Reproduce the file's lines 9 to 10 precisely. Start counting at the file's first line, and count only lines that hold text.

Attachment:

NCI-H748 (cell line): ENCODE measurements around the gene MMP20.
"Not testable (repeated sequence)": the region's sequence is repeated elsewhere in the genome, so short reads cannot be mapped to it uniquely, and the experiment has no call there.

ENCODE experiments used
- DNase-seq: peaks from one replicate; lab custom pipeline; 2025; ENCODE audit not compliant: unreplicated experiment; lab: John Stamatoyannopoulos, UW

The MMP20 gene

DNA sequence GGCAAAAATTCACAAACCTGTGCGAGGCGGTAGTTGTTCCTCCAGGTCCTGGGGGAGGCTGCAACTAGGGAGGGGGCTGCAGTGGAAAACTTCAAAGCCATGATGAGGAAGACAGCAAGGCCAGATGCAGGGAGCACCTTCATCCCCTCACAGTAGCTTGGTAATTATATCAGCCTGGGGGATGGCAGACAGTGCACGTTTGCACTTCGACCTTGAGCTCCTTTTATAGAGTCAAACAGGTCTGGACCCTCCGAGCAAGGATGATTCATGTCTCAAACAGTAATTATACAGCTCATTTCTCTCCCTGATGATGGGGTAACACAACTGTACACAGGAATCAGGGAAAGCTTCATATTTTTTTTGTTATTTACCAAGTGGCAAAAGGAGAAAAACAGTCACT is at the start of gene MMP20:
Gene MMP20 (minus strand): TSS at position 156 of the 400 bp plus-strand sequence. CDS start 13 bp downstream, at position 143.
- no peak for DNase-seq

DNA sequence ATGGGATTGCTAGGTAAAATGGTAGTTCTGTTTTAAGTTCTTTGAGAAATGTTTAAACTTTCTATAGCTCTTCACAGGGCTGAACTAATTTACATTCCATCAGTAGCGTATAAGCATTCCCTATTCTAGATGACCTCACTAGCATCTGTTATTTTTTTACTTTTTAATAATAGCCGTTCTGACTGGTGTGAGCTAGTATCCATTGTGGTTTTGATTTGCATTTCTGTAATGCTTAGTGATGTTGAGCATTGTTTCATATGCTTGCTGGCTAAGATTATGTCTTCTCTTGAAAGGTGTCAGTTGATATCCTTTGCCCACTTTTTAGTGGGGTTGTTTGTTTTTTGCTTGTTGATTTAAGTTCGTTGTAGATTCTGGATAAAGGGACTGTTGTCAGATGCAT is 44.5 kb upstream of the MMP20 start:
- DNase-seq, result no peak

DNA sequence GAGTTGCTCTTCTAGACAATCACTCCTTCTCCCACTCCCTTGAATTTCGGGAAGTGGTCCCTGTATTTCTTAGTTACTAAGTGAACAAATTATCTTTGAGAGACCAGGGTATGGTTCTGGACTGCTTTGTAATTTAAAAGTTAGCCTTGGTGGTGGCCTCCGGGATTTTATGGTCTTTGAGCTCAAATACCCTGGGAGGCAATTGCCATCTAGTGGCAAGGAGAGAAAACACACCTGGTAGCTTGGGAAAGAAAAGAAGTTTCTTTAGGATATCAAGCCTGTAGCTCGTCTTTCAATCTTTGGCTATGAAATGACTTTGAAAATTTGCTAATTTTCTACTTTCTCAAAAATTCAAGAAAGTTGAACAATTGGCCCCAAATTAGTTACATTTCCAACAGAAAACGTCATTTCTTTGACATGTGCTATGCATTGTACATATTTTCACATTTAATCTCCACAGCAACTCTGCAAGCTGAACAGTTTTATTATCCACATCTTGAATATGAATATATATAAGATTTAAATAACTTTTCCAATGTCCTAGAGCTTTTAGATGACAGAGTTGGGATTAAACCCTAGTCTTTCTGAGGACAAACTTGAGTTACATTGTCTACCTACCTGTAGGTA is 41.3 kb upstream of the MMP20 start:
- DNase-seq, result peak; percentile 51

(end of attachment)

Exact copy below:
DNA sequence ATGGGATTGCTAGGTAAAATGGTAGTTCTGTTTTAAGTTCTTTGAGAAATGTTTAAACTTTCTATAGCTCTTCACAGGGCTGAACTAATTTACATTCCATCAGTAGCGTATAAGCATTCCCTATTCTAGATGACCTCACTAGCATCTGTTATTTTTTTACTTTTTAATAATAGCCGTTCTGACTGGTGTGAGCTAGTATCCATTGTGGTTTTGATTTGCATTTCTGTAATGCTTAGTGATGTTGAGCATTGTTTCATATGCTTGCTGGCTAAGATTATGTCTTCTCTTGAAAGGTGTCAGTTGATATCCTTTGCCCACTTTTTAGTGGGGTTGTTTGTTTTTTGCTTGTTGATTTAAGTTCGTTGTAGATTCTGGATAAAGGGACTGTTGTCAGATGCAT is 44.5 kb upstream of the MMP20 start:
- DNase-seq, result no peak